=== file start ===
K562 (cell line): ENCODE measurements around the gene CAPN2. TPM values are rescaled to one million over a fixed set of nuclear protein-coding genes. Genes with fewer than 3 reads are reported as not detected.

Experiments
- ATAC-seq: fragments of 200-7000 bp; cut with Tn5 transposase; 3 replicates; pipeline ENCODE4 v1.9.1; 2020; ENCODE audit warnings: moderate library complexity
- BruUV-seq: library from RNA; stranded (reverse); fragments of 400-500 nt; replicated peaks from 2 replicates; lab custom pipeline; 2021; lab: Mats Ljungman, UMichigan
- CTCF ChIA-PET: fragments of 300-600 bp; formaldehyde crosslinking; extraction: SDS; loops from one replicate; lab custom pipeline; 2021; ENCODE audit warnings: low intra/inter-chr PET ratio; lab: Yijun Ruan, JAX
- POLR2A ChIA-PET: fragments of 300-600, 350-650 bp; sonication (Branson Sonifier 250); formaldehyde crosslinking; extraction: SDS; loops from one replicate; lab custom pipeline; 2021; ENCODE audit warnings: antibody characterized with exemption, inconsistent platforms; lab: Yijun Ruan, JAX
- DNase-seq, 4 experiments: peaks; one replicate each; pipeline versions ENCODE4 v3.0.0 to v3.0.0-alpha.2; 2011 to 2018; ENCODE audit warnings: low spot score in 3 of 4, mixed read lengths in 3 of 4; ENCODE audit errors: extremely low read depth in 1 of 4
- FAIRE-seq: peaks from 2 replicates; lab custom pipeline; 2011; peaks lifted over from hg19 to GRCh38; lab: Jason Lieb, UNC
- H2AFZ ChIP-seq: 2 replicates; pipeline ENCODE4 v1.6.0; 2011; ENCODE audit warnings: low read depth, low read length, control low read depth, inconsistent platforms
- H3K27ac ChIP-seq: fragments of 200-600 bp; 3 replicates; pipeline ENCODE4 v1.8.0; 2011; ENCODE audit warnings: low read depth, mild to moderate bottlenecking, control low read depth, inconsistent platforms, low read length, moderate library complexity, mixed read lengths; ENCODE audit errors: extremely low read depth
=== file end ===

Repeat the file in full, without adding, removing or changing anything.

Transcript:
K562 (cell line): ENCODE measurements around the gene CAPN2. TPM values are rescaled to one million over a fixed set of nuclear protein-coding genes. Genes with fewer than 3 reads are reported as not detected.

Experiments
- ATAC-seq: fragments of 200-7000 bp; cut with Tn5 transposase; 3 replicates; pipeline ENCODE4 v1.9.1; 2020; ENCODE audit warnings: moderate library complexity
- BruUV-seq: library from RNA; stranded (reverse); fragments of 400-500 nt; replicated peaks from 2 replicates; lab custom pipeline; 2021; lab: Mats Ljungman, UMichigan
- CTCF ChIA-PET: fragments of 300-600 bp; formaldehyde crosslinking; extraction: SDS; loops from one replicate; lab custom pipeline; 2021; ENCODE audit warnings: low intra/inter-chr PET ratio; lab: Yijun Ruan, JAX
- POLR2A ChIA-PET: fragments of 300-600, 350-650 bp; sonication (Branson Sonifier 250); formaldehyde crosslinking; extraction: SDS; loops from one replicate; lab custom pipeline; 2021; ENCODE audit warnings: antibody characterized with exemption, inconsistent platforms; lab: Yijun Ruan, JAX
- DNase-seq, 4 experiments: peaks; one replicate each; pipeline versions ENCODE4 v3.0.0 to v3.0.0-alpha.2; 2011 to 2018; ENCODE audit warnings: low spot score in 3 of 4, mixed read lengths in 3 of 4; ENCODE audit errors: extremely low read depth in 1 of 4
- FAIRE-seq: peaks from 2 replicates; lab custom pipeline; 2011; peaks lifted over from hg19 to GRCh38; lab: Jason Lieb, UNC
- H2AFZ ChIP-seq: 2 replicates; pipeline ENCODE4 v1.6.0; 2011; ENCODE audit warnings: low read depth, low read length, control low read depth, inconsistent platforms
- H3K27ac ChIP-seq: fragments of 200-600 bp; 3 replicates; pipeline ENCODE4 v1.8.0; 2011; ENCODE audit warnings: low read depth, mild to moderate bottlenecking, control low read depth, inconsistent platforms, low read length, moderate library complexity, mixed read lengths; ENCODE audit errors: extremely low read depth